2. The grounds taken in the memorandum of appeal ate these : l) That the learned Sessions Judge misdirected the jury in not marshalling the facts and law in an intelligible way enabling the jury to come to a just verdict. (2) That the learned Judge should have placed the evidence against each of the accused in respect of each charge framed against him, By omitting to do so, the learned Judge left the jury in a confused mass of evidence compelling them to give a verdict of benefit of doubt. This omission amounts to a misdirection. (3) That the learned Judge misdirected the jury by placing before them a defence story which was not set up by any of the accused. (4) That the occurrence took place in an open field and broad day light and as many as u eye-witnesses proved the prosecution case. Hence the verdict of the jury is not only perverse, but it is against the weight of clear and cogent evidence adduced by prosecution witnesses. (5) That from the verdict of jury it is apparent that they did not understand the charge of the learned Judge and could not apply their mind in assessing the evidence against each of the accused. Hence they returned a verdict of benefit of doubt. (6) That the charge of the learned Judge was meagre, vague and not comprehensive and the same has occasioned a failure of justice. (7) The learned Judge did not explain Section 804, Penal Code clearly. (8) In explaining the right of private defence, the learned Judge did not direct the jury to consider whether the accused Cr any of them exceeded the right of private defence. (9) That on the whole the charge to the jury in both points of law and facts were halting and misleading.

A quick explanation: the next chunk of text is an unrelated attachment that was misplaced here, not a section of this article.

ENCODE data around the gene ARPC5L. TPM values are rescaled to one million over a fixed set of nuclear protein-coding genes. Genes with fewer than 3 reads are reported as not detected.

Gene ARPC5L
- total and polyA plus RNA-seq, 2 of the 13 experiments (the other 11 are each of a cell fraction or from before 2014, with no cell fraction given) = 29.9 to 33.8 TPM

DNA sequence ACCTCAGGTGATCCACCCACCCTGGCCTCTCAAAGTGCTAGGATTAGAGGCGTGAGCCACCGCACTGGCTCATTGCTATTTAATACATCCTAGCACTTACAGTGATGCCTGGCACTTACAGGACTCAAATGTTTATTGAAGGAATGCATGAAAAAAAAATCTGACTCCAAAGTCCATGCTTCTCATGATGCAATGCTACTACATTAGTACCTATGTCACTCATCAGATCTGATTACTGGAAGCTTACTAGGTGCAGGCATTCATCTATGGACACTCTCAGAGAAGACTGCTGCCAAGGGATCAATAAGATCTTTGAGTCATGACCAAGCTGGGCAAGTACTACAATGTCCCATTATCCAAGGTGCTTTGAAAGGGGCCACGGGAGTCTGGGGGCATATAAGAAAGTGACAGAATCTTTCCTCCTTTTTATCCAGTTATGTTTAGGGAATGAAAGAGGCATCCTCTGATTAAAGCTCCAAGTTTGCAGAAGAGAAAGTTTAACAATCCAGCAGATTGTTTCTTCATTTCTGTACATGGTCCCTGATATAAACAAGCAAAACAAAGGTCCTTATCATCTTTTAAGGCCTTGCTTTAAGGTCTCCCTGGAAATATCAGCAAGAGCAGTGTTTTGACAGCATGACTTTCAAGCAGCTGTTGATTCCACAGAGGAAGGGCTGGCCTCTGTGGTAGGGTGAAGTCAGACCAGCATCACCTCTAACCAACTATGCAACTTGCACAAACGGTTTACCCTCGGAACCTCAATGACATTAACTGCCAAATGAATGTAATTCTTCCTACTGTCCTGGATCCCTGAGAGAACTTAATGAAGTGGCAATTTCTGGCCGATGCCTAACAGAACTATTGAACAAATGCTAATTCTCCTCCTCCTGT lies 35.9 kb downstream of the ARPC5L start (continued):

3. The facts of the case may be briefly stated. The accused Subharam, son of Tikaram, was on terms of sexual intimacy with the daughter of Lakhiram. Subharam left his father's house some years ago and went and lived with Lakhiram, apparently to carry on his intrigue with Lakhiram's daughter.